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The universal effects of disease prevention 

Prevention without borders

Topics: Cardiovascular Disease Prevention - Risk Assessment and Management
Date: 28 Aug 2011
The subject of this year’s Geoffrey Rose Lecture on Population Science is a fitting tribute to the epidemiologist eponymously honoured, for it was Rose in his 1992 book on The Strategy of Preventive Medicine who drew the distinction between a clinical approach to prevention by targeting high-risk individuals and a public health approach which targets risk factor behaviour in the general population. The latter approach, argued Rose, will bring large benefits to large numbers, even though some vulnerable individuals may be missed.

Jaakko TuomilehtoIt is this very population approach which epidemiologist Jaakko Tuomilehto will pursue in tomorrow’s Geoffrey Rose lecture. His case is that lifestyle measures encouraged at the population level for the prevention of type 2 diabetes will have far greater benefits than in diabetes alone.
“We know that lifestyle interventions are the most effective means of preventing type 2 diabetes,” he says, “but it’s also clear that these same lifestyle measures have benefits in the prevention of cardiovascular diseases, cancers and Alzheimer’s disease. Of course, high risk individuals will benefit from medical interventions, but the bigger impact will come at the population level from the prevention of just a few common risk factors.”
The evidence in support of preventing type 2 diabetes through lifestyle measures is, says Tuomilehto, as strong as that linking tobacco to lung cancer, and it’s now quite clear that these same lifestyle risk factors - excess weight, physical inactivity, high blood pressure, smoking, poor diet - when reduced in the prevention of diabetes will also have benefits in a range of other chronic diseases.
Indeed, this was a theme of a recent WHO report on the global status of non-communicable diseases. The recommended “best buys” of the report at the population level were restrictions on smoking, raised taxes on tobacco and alcohol, reduced salt in foods, the replacement of trans-fats with polyunsaturated fat, and public awareness about diet and physical activity. The report also noted that the culprit risk factors are now the “pervasive aspects of economic transition, rapid urbanization and 21st-century life”. 
And shortly after the conclusion of this year’s ESC Congress the United Nations will host a summit meeting in New York on the control of non-communicable diseases with a view to adopting an action plan to which member states will subscribe. The meeting, says the UN, “presents a unique opportunity for the international community to take action against the epidemic”.
Such a perspective was also behind the ESC’s founding membership of the Chronic Disease Alliance, an association of ten science-based European organisations, which has also declared its objective of reversing the rise in chronic non-communicable diseases through political action against tobacco use, poor nutrition, lack of physical activity and alcohol.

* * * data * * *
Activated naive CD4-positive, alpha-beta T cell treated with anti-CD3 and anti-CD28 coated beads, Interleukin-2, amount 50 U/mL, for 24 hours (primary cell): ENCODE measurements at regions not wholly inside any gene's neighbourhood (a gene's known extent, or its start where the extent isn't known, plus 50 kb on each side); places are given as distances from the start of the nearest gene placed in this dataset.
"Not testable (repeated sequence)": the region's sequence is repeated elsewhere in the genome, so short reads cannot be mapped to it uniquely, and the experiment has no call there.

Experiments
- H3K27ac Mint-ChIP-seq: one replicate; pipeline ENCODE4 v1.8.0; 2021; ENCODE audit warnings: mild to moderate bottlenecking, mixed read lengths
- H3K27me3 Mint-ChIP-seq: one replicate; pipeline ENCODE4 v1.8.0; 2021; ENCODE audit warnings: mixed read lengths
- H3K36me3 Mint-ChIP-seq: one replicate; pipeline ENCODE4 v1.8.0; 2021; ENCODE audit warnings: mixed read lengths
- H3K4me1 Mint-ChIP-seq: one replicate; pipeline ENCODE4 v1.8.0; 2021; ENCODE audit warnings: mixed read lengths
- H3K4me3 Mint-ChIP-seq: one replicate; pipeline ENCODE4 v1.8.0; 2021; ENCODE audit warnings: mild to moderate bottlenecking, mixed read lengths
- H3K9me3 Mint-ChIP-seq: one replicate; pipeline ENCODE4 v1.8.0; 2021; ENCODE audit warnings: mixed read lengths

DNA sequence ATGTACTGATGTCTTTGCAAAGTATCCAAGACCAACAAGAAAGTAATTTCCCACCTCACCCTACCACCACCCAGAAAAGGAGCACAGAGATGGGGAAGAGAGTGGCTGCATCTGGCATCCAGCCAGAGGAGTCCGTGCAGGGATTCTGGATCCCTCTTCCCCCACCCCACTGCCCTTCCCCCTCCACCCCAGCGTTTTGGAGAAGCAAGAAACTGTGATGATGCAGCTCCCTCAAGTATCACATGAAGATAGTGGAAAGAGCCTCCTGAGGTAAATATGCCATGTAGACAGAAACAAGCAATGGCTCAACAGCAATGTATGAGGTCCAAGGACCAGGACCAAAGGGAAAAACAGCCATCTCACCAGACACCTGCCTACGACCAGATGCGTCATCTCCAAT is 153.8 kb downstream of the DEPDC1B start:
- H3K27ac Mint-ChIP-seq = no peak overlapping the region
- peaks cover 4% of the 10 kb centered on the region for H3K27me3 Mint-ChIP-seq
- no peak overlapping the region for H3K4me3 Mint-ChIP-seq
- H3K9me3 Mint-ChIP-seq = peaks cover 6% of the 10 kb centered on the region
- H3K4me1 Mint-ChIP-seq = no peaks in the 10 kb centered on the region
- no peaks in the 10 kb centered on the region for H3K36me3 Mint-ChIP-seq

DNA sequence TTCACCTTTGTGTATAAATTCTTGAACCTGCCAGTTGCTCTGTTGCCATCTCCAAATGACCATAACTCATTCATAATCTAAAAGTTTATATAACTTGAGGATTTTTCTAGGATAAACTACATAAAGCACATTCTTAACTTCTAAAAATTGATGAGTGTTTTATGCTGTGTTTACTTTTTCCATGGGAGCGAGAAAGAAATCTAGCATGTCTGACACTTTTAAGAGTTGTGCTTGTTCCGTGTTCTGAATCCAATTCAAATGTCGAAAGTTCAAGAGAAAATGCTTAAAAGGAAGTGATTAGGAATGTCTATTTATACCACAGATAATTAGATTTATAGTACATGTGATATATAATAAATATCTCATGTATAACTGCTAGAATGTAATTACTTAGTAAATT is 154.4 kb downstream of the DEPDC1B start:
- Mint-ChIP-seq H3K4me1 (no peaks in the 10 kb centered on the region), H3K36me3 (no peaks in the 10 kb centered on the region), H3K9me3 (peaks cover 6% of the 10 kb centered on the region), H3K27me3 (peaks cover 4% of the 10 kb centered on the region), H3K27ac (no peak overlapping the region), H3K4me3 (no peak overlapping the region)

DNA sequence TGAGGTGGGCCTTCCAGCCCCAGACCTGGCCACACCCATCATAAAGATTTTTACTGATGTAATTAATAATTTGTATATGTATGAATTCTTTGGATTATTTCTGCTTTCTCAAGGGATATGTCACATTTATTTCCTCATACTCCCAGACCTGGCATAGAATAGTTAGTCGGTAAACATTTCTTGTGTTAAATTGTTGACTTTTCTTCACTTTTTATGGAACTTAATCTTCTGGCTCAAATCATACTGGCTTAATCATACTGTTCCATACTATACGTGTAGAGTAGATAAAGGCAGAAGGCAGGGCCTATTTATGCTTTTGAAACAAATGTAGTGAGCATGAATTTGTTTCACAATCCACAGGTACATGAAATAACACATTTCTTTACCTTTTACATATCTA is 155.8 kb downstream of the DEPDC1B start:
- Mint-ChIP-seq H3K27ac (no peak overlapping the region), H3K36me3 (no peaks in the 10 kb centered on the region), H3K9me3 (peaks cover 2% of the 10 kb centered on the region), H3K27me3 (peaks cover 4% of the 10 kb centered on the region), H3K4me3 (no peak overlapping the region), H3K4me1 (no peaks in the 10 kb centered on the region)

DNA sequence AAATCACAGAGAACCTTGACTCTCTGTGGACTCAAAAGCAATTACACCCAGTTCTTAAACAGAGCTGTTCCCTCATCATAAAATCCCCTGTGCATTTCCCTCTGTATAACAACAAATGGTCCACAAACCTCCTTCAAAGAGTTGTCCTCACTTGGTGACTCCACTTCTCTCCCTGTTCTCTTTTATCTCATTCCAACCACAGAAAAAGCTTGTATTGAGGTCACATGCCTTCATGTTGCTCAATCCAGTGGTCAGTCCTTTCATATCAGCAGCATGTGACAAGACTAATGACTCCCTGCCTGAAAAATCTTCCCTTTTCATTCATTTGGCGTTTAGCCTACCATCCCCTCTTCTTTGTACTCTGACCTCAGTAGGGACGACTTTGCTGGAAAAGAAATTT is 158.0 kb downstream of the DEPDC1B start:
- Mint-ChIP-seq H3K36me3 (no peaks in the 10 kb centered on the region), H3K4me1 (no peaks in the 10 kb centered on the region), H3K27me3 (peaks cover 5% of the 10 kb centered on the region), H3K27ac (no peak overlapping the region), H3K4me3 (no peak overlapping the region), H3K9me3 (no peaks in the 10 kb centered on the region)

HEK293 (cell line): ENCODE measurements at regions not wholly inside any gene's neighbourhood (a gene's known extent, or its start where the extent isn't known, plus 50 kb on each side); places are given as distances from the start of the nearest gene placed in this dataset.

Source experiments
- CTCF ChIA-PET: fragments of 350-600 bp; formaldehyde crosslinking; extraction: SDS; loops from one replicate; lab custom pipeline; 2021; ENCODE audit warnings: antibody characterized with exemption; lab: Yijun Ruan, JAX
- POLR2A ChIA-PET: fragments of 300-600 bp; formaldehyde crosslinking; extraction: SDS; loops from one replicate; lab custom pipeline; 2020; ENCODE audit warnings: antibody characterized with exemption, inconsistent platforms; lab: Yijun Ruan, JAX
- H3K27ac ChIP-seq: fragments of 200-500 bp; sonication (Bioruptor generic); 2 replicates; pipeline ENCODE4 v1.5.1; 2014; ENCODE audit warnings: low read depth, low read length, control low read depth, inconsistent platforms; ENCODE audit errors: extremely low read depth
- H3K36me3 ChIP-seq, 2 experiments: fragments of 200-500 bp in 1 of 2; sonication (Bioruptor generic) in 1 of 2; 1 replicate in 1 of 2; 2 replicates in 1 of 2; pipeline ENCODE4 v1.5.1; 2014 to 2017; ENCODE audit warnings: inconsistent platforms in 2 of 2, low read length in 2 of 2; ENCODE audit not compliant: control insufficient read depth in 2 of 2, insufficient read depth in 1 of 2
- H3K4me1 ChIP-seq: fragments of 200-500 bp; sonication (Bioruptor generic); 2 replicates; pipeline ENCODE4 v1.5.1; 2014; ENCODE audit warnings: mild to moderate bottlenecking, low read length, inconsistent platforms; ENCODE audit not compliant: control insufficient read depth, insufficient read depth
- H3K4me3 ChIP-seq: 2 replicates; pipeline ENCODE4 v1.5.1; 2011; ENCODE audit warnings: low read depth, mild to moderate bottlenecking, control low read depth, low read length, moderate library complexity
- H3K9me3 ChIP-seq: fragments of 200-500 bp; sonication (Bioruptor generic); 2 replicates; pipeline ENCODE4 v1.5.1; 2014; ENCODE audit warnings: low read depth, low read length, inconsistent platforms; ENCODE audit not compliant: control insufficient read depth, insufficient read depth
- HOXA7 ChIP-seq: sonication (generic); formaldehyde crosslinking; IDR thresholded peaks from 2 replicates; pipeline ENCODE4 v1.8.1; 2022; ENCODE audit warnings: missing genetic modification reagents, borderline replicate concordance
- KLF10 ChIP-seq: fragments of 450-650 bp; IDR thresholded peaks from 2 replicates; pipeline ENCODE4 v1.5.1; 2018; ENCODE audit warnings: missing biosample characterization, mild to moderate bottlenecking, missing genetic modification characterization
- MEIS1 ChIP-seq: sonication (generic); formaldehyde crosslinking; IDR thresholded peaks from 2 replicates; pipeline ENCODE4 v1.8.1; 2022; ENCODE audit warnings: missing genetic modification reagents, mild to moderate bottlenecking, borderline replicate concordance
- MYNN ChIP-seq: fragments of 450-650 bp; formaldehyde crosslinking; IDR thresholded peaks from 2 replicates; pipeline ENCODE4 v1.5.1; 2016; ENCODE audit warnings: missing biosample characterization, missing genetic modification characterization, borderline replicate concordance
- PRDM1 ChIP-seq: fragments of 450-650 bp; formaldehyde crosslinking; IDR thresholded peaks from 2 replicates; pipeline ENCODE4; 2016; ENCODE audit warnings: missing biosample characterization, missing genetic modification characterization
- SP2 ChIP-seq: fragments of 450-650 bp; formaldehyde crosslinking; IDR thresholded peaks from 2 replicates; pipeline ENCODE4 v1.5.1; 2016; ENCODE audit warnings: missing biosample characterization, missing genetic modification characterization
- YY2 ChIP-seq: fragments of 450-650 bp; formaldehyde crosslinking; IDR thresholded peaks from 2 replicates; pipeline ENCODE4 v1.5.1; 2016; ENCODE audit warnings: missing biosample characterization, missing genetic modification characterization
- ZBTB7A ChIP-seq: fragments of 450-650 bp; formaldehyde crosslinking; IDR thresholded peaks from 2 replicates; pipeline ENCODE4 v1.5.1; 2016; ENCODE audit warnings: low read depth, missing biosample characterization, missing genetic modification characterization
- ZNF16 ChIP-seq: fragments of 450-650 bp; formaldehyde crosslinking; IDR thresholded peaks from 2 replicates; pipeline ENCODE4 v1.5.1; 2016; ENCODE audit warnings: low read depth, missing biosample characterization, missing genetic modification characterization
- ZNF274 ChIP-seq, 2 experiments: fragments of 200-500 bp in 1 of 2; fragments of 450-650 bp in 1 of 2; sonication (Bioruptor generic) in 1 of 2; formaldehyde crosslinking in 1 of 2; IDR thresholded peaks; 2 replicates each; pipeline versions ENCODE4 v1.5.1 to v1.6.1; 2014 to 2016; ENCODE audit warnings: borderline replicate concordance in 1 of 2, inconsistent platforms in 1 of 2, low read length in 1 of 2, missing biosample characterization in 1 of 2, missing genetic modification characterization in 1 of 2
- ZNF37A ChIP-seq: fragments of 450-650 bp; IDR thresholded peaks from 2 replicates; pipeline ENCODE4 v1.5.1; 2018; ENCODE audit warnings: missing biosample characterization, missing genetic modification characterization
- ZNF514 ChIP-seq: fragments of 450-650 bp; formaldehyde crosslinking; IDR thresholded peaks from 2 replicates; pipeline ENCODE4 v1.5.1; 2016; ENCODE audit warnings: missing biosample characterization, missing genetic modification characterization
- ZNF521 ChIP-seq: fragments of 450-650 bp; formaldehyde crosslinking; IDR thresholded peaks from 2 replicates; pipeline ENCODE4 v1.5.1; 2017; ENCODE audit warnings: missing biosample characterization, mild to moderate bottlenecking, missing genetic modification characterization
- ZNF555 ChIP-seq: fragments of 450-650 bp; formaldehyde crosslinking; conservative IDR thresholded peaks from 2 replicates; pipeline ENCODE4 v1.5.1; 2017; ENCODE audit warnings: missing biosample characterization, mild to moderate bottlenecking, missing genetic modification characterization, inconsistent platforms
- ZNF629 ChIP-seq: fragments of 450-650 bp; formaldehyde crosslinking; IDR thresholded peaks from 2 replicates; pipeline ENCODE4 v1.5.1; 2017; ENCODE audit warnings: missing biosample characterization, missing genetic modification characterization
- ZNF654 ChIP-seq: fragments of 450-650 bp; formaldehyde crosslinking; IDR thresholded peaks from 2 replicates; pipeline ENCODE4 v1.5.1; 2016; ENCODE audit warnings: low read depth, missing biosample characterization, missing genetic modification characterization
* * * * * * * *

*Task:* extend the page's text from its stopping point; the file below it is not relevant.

Jaakko Tuomilehto, from the Department of Public Health at the University of Helsinki, Finland, and Danube University Krems in Austria, was a member of the ESC (and EASD) Task Force for the 2007 guidelines on diabetes, pre-diabetes, and cardiovascular diseases. He too recognises that “changing society” will not be done without major political interventions (as has been seen in some anti-smoking campaigns, for example), even though the public rewards are huge. Indeed, studies show that the number needed to treat to prevent one case of type 2 diabetes with lifestyle intervention in people with impaired glucose tolerance is dramatically low. 
The Finnish Diabetes Prevention Study, led by Tuomilehto, found that a reduction in body weight achieved through an intensive diet and exercise programme was associated with a 58% reduction in risk of developing type 2 diabetes. The lifestyle goals in this study were a 5% reduction in body weight, a reduction of all fat intake to less than 30% of energy consumption, an increase in fibre intake, and programme of moderate exercise for 30 minutes a day or more. Even after one year of the study those following the plan had achieved a significantly greater reduction in body weight than the control group and favourable changes in glucose levels. Most importantly, fewer subjects in the lifestyle intervention group developed type 2 diabetes than in the control group, with the reduction in risk directly related to the magnitude of the changes in lifestyle. Similar results have been found in several other diabetes prevention studies in many different populations.
“So the evidence for lifestyle intervention is compelling,” says Tuomilehto, “the problem lies with its universal application.” But what the epidemiology of diabetes makes clear is that the implementation of a healthier lifestyle policy, with an increase in physical activity, the uptake of a healthier diet and a reduction of body weight, is the basis for preventing type 2 diabetes, and that this same principle will yield commensurate benefits in the prevention of the world’s other principal non-communicable diseases. And as for “prevention without borders”, Tuomilehto insists that disease prevention through healthy lifestyle “does not recognise borders between different non-communicable diseases”, but provides universally beneficial effects for multiple areas of health.

Authors: Simon Brown, ESC Congress News

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References ESC Geoffrey Rose Lecture on Population Sciences
Monday 29 August 14:00 - 14:45, Stockholm - Zone A, FP# 2774, 2775